As the largest disabled group in the UK, close attention should be paid to the needs of people with hearing loss in the event of a fire. Current technology offers solutions for every setting and situation to enable not just one-way communication but two-way interaction. The ability to engage with fire safety notifications and procedures can be lifesaving.
Hearing loss effects 1 in 6 of the UK population – close to 11 million people. It is often described as a ‘hidden’ disability, meaning that people with hearing loss are not immediately identifiable. As hearing aids aren’t conspicuous like wheelchairs and hearing solutions aren’t as easily seen as ramps, hearing loss can go unconsidered when it comes to safety.
It’s not effective to rely on manually alerting someone to an incidence of fire, as others who can’t hear clearly but haven’t been identified as such, could easily be missed.
While staff who have a known hearing loss can be given a ‘buddy’ for emergency situations, they may have colleagues whose inability to hear is unknown. Similarly, premises which welcome members of the public may not be alerted to a person’s disability as they themselves may not view it as such.
A well-planned system which includes essential technology to assist people with hearing loss is therefore the key to maximising inclusive safety in all areas of a building.
The risk assessment of each site will be the first step in deciding which system to use to alert people to the presence of fire. If an audible alarm is needed, it shouldn’t be assumed that these will be of no use to people with a hearing difficulty.
During the night, which is when people with hearing loss are unlikely to be wearing their hearing devices, smoke alarms are available which use bright strobe lights. Individuals can also use vibrating pads under their pillows or wrist bands as additional alerts.
Hearing loss varies in its severity and characteristics but people most commonly lose ability to hear high frequency sounds.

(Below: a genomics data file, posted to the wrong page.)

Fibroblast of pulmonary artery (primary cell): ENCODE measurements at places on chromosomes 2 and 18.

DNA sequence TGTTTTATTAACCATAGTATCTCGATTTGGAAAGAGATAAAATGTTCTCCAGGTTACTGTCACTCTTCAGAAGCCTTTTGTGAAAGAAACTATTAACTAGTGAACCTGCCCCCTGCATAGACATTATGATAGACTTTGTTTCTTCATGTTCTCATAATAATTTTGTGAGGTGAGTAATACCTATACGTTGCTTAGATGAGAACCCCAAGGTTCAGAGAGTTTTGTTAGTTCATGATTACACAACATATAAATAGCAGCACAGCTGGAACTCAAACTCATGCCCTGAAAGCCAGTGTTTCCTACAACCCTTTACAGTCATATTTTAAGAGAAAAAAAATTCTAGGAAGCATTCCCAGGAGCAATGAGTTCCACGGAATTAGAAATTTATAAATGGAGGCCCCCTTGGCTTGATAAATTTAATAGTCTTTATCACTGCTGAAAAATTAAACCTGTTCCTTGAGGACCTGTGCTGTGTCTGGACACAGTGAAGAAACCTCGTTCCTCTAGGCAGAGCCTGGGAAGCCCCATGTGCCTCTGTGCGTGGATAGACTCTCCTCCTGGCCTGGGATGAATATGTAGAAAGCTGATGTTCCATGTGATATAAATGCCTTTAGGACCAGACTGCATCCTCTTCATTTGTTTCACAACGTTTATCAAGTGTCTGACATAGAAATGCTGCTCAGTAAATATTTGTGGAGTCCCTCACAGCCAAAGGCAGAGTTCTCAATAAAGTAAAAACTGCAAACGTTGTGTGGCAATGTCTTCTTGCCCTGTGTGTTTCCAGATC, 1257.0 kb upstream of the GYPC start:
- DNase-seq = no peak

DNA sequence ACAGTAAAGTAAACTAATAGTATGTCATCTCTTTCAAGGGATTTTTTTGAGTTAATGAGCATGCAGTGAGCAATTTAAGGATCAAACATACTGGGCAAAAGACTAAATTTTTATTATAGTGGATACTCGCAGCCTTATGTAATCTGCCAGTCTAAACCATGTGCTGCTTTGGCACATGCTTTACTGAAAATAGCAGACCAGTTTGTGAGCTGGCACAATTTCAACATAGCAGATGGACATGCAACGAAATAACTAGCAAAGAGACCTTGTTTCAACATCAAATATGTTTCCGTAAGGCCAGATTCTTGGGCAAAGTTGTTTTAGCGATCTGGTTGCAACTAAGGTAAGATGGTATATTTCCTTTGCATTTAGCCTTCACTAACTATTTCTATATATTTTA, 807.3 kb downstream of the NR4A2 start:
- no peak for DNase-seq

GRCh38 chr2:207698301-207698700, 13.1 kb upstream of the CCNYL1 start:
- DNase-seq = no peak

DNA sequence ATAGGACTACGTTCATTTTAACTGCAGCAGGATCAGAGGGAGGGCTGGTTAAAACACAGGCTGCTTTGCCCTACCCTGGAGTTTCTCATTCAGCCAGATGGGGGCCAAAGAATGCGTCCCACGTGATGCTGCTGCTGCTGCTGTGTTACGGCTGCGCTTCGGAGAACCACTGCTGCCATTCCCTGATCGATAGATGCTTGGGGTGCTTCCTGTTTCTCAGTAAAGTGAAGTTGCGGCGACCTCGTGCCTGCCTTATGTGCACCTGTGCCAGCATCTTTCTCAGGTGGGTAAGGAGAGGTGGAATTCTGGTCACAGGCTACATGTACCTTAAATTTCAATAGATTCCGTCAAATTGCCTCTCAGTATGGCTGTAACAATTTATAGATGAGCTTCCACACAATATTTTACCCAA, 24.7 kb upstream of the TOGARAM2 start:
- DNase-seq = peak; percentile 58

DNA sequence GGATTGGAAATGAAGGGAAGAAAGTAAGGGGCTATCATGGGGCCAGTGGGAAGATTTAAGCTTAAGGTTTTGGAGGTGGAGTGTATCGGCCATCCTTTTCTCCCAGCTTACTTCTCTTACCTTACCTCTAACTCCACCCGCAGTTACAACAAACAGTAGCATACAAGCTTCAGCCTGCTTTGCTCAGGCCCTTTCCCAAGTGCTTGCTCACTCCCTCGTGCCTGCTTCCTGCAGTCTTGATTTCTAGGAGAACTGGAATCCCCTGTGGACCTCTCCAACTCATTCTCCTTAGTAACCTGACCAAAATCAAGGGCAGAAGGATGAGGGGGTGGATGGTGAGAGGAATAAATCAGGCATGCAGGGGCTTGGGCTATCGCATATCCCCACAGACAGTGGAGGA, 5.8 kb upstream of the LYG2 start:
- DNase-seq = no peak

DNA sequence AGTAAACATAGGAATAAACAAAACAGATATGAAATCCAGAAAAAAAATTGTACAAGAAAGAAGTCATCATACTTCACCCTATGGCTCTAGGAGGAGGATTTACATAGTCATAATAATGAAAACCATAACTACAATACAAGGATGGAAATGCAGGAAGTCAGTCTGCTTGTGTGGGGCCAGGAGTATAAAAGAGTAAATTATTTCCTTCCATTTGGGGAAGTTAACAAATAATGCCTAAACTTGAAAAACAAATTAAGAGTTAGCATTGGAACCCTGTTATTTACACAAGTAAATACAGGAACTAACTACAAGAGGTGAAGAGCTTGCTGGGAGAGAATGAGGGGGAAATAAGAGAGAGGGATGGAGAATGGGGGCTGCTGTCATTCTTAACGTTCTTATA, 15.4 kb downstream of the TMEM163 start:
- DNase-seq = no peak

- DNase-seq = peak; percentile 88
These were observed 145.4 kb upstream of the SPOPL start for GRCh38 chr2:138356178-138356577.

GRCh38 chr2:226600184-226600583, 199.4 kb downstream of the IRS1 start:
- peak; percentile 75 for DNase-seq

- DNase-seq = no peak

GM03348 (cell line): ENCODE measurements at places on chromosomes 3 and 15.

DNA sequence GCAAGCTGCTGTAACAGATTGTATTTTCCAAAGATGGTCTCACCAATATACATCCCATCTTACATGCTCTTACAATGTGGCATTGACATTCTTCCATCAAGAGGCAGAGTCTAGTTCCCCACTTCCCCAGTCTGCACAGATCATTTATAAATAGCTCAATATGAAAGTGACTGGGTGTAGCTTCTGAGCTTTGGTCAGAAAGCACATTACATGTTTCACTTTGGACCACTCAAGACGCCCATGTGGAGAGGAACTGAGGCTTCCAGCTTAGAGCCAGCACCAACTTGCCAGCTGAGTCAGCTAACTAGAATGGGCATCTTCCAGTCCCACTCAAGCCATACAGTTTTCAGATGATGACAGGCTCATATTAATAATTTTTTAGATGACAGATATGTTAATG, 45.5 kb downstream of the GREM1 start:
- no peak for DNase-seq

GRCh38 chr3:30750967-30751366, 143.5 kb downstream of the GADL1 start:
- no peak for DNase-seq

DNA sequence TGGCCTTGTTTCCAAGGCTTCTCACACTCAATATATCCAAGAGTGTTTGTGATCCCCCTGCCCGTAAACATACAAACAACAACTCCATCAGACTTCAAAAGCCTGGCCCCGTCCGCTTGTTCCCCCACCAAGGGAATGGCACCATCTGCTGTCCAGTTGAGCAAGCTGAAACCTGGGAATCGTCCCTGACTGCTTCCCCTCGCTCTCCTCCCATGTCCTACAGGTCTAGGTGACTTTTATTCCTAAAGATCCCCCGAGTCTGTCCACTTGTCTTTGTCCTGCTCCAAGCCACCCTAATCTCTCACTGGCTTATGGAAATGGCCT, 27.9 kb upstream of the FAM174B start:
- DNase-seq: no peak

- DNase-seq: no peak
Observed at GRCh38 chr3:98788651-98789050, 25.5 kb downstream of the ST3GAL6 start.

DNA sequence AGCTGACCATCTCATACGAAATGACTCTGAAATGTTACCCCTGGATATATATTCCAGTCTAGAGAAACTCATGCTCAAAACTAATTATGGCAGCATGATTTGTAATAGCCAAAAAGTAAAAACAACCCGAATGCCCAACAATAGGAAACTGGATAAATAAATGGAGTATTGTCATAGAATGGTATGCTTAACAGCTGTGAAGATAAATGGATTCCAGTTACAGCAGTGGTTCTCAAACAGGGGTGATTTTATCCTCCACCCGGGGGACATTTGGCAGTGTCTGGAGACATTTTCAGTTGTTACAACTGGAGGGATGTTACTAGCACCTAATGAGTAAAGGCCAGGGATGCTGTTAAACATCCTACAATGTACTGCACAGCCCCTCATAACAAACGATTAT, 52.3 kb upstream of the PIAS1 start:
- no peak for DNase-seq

Consequently, while increasing the volume of alarms can be effective for some, research has shown that alarms that use a lower frequency are most effective at waking people with mild to moderate hearing loss.
A 520-Hz square wave was shown to wake 92% of study participants compared to 56% of people who responded to a 3100-Hz alarm. Premises where the public are likely to spend part of their time asleep – hotels, managed apartments, hospitals – would do well to consider the use of systems in this lower range.
The importance of using fire protection systems which take into account the needs of people with hearing loss is reinforced through the framework of legislation and best practice:
- The Equality Act of 2010 requires premises to “anticipate the needs of disabled people” and to “make changes, where needed, to improve services for disabled customers or potential customers
- The Regulatory Reform (Fire Safety) Order 2005 refers to British Standards Institute BS:8300, in which the recommendations cover the design of buildings. Its instructed approaches for promoting inclusivity were revised in January 2018 to incorporate, for the first time, specific guidance on the needs of people with hearing loss.
A service provider therefore has both a legal and moral obligation to offer an accessible and safe environment for everyone who may come into their premises.
Compliance with the Equalities Act involves providing “auxiliary aids and services” and the most commonly used for people with hearing loss are induction loops, also referred to as hearing loops.
Even if someone already has a hearing aid, hearing loops are still necessary in emergencies. This is because hearing aids amplify all sound, meaning in moderately noisy environments, let alone crisis situations, someone with hearing loss will not be able to distinguish the sounds they are trying to listen to, such as instructions from a safety point, from background noise.
Hearing loops cut through surrounding noise completely and can be integrated into a variety of sound systems or devices, including fire alarm systems, providing hearing aid wearers with a direct link to audio sources. So, if an audible alarm includes instructions or announcements, a hearing aid wearer will be able to hear them clearly.